Virginia GOP convention taps Nick Freitas to challenge Rep. Abigail Spanberger

Democrat Abigail Spanberger flipped seat in 2018, ousting Rep. Dave Brat

Virginia state Del. Nick Freitas, left, poses with a supporter at the 7th District Republican Convention in Doswell, Va., on Saturday. Freitas went on to win the nomination and will face freshman Democrat Abigail Spanberger in November.  (Bill Clark/CQ Roll Call file photo)
Virginia state Del. Nick Freitas, left, poses with a supporter at the 7th District Republican Convention in Doswell, Va., on Saturday. Freitas went on to win the nomination and will face freshman Democrat Abigail Spanberger in November. (Bill Clark/CQ Roll Call file photo)
Posted July 18, 2020 at 9:00pm

Virginia state Del. Nick Freitas has won the Republican nomination to take on freshman Rep. Abigail Spanberger in the 7th District, a battleground seat Democrats flipped in 2018.

Freitas bested five competitors, including fellow delegate and veteran John McGuire, on the third ballot at a party convention, the Richmond Times Dispatch reported. Rep. Denver Riggleman, who lost the GOP nomination for another term in the neighboring 5th District at a party convention last month, congratulated Freitas on Twitter, saying Congress needed “strong free market conservatives like him!”

In a field of political newcomers who struggled to raise money during the coronavirus pandemic, Freitas and McGuire benefited from their networks and name recognition as state lawmakers. 

Freitas has served in the Virginia House of Delegates since 2016 and ran for U.S. Senate in 2018, narrowly losing the GOP nomination to Corey Stewart.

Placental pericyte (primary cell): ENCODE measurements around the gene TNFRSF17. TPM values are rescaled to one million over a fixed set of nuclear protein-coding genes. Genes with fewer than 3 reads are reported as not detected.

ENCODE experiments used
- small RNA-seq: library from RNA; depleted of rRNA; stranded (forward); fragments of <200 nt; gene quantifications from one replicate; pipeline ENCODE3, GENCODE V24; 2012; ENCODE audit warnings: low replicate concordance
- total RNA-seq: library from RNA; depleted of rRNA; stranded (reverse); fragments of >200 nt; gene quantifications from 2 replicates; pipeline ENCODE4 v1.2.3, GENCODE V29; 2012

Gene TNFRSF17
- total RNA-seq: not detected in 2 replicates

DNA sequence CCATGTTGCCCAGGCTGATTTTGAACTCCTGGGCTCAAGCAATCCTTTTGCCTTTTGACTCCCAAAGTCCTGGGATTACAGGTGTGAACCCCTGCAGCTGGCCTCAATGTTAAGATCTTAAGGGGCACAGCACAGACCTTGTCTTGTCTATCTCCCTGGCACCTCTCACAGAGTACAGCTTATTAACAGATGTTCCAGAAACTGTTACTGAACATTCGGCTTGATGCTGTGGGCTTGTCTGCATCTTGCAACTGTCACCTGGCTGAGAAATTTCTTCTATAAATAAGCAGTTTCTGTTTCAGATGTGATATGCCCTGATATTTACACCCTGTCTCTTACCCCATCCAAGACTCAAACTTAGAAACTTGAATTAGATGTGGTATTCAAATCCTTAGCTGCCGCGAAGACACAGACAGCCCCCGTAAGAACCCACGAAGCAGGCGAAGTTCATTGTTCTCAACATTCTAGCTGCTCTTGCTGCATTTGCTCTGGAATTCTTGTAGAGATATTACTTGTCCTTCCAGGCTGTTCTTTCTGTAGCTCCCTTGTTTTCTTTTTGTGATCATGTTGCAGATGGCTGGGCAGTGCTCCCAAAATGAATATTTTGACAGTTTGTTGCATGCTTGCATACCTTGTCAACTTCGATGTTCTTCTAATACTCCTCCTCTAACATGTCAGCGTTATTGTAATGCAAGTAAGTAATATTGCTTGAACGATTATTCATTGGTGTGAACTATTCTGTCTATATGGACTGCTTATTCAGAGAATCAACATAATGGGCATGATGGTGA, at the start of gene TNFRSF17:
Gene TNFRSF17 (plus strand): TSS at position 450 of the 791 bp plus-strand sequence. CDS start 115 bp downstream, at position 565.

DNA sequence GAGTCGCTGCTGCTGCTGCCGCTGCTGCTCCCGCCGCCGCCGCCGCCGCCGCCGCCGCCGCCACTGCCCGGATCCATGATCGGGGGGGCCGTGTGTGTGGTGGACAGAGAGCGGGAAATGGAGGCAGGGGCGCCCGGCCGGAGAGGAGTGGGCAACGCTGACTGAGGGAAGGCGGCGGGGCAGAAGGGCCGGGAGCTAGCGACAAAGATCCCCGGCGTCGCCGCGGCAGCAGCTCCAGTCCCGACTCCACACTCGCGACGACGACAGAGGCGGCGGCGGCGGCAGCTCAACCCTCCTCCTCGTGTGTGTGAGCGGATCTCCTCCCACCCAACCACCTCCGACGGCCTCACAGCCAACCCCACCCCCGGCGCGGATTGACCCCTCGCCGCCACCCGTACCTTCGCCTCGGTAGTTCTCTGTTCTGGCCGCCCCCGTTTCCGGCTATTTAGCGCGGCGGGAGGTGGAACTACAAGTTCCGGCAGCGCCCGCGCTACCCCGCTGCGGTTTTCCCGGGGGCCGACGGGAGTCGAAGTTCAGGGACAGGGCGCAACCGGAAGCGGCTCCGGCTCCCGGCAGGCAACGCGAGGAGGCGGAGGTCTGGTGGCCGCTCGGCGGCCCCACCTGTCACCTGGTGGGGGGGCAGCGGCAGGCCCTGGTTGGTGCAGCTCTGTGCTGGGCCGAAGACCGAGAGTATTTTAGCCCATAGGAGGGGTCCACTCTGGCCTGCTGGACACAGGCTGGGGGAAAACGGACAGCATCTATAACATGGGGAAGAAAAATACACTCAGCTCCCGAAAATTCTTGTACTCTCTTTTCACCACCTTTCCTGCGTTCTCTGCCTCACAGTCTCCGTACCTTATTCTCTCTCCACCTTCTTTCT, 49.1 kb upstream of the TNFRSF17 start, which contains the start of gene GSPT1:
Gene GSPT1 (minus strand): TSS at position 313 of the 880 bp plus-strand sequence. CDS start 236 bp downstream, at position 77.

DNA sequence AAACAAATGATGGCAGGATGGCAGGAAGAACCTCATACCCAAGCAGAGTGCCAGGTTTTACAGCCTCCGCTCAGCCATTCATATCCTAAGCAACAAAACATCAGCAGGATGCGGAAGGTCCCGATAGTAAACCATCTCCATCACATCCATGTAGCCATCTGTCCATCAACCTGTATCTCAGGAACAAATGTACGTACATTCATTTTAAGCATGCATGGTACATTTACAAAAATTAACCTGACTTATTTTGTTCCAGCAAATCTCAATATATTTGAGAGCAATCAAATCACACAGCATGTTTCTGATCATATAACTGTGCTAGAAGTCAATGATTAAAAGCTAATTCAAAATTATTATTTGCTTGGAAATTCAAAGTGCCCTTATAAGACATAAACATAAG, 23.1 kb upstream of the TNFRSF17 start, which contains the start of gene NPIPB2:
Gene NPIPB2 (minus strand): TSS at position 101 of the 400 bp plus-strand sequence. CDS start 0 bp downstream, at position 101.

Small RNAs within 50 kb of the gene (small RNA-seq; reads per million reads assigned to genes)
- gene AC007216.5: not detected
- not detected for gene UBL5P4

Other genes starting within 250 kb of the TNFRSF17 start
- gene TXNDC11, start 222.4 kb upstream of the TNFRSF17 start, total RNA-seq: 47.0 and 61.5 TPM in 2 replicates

He was the top fundraiser in the Republican race, pulling in $1 million, and had $350,000 left on June 28. 

Freitas led in endorsements, which can carry more weight in conventions when delegates are looking for signs of support from party leaders. He was endorsed by the anti-tax Club for Growth and its political arm, Club for Growth Action, spent more than $295,000 on mailings, digital ads, phone banking and get-out-the-vote efforts in the field. Freitas was also endorsed by the most recent Republican to hold the seat, Dave Brat, who knocked off House Majority Leader Eric Cantor in a tea party upset in 2014 before losing to Spanberger four years later.

A former Green Beret who served two tours in Iraq, Freitas has built a reputation as a staunch libertarian in the statehouse. He focused on Spanberger’s voting record during the last weeks of his campaign, saying that she could no longer pitch herself as a moderate because she had voted the same way as other House Democrats 96 percent of the time. 

In fact, a CQ Vote Watch analysis shows Spanberger had the eighth-lowest “party unity” score in the Democratic Caucus since the beginning of 2019. She voted against the majority of members of her party on 65 of the 571 votes tracked, giving her a two-year party unity score of 88.6 percent.

President Donald Trump won 7th District, which includes the Richmond suburbs, by 7 points in 2016. Spanberger beat Brat by 2 points in 2018, becoming the first Democrat to win the district in fifty years.

Freitas’ opponents criticized him for missing a June 9 filing deadline to get his name on the November ballot, an oversight that was especially embarrassing after he made the same mistake in his 2019 reelection race for the state House and ran as a write-in candidate. The Virginia Board of Elections issued a blanket extension earlier this month to every candidate who missed the deadline. 

Freitas is known for his fundraising prowess, but he enters the general election well behind Spanberger. She had $4 million in the bank at the end of June and ran unopposed in the Democratic primary last month. Inside Elections with Nathan L. Gonzales rates the race Tilt Democratic.

Spanberger issued a statement early Saturday touting her ranking as one of the most bipartisan members of the House.

“No matter which candidate is nominated by Republican insiders today, my commitment to the issues that matter most to the people of Central Virginia won’t change,” she said.